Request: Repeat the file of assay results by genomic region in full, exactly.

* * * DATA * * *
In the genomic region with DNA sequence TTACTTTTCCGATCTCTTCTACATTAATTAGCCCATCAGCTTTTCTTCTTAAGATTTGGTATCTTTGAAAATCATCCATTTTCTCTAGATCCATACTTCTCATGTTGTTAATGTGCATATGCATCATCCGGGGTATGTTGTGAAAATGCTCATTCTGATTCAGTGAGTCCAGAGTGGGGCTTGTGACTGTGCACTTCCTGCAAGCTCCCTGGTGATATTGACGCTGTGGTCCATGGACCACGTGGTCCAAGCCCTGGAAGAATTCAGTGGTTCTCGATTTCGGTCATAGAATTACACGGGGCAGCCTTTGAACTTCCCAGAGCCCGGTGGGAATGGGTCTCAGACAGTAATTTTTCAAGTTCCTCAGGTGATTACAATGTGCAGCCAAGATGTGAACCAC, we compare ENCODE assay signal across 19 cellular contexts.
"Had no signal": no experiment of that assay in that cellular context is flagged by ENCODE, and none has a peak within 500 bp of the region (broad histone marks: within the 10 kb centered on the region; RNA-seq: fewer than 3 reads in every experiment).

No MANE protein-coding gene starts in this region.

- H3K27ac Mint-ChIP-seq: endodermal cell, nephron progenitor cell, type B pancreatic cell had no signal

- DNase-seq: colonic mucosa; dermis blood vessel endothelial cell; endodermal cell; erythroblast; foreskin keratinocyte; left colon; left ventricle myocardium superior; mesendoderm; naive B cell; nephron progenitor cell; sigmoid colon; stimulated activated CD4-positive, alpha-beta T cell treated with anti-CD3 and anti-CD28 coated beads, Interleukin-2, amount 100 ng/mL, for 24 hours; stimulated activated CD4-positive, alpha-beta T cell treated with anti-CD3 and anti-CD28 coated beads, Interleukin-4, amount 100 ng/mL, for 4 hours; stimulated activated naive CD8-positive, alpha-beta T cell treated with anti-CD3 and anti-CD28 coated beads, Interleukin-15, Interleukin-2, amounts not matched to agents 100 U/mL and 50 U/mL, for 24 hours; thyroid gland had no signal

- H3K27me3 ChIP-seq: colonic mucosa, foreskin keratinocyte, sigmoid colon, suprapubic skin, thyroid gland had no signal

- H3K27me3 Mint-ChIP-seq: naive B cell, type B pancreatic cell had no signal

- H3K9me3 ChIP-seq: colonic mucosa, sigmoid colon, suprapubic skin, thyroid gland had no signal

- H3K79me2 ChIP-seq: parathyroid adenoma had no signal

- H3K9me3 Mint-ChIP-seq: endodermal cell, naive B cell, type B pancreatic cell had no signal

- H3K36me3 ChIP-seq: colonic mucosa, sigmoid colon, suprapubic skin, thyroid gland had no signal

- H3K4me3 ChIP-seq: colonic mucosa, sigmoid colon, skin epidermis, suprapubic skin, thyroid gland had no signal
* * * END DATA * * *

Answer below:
In the genomic region with DNA sequence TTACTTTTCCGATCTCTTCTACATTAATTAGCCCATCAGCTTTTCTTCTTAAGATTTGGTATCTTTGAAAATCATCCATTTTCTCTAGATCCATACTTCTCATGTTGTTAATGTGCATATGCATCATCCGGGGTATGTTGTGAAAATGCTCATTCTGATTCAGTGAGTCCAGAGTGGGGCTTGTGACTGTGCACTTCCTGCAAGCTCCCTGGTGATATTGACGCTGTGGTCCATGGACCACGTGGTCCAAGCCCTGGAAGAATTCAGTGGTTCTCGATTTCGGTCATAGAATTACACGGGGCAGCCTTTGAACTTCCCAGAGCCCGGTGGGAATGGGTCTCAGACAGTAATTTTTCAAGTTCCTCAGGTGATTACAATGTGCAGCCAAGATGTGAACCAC, we compare ENCODE assay signal across 19 cellular contexts.
"Had no signal": no experiment of that assay in that cellular context is flagged by ENCODE, and none has a peak within 500 bp of the region (broad histone marks: within the 10 kb centered on the region; RNA-seq: fewer than 3 reads in every experiment).

No MANE protein-coding gene starts in this region.

- H3K27ac Mint-ChIP-seq: endodermal cell, nephron progenitor cell, type B pancreatic cell had no signal

- DNase-seq: colonic mucosa; dermis blood vessel endothelial cell; endodermal cell; erythroblast; foreskin keratinocyte; left colon; left ventricle myocardium superior; mesendoderm; naive B cell; nephron progenitor cell; sigmoid colon; stimulated activated CD4-positive, alpha-beta T cell treated with anti-CD3 and anti-CD28 coated beads, Interleukin-2, amount 100 ng/mL, for 24 hours; stimulated activated CD4-positive, alpha-beta T cell treated with anti-CD3 and anti-CD28 coated beads, Interleukin-4, amount 100 ng/mL, for 4 hours; stimulated activated naive CD8-positive, alpha-beta T cell treated with anti-CD3 and anti-CD28 coated beads, Interleukin-15, Interleukin-2, amounts not matched to agents 100 U/mL and 50 U/mL, for 24 hours; thyroid gland had no signal

- H3K27me3 ChIP-seq: colonic mucosa, foreskin keratinocyte, sigmoid colon, suprapubic skin, thyroid gland had no signal

- H3K27me3 Mint-ChIP-seq: naive B cell, type B pancreatic cell had no signal

- H3K9me3 ChIP-seq: colonic mucosa, sigmoid colon, suprapubic skin, thyroid gland had no signal

- H3K79me2 ChIP-seq: parathyroid adenoma had no signal

- H3K9me3 Mint-ChIP-seq: endodermal cell, naive B cell, type B pancreatic cell had no signal

- H3K36me3 ChIP-seq: colonic mucosa, sigmoid colon, suprapubic skin, thyroid gland had no signal

- H3K4me3 ChIP-seq: colonic mucosa, sigmoid colon, skin epidermis, suprapubic skin, thyroid gland had no signal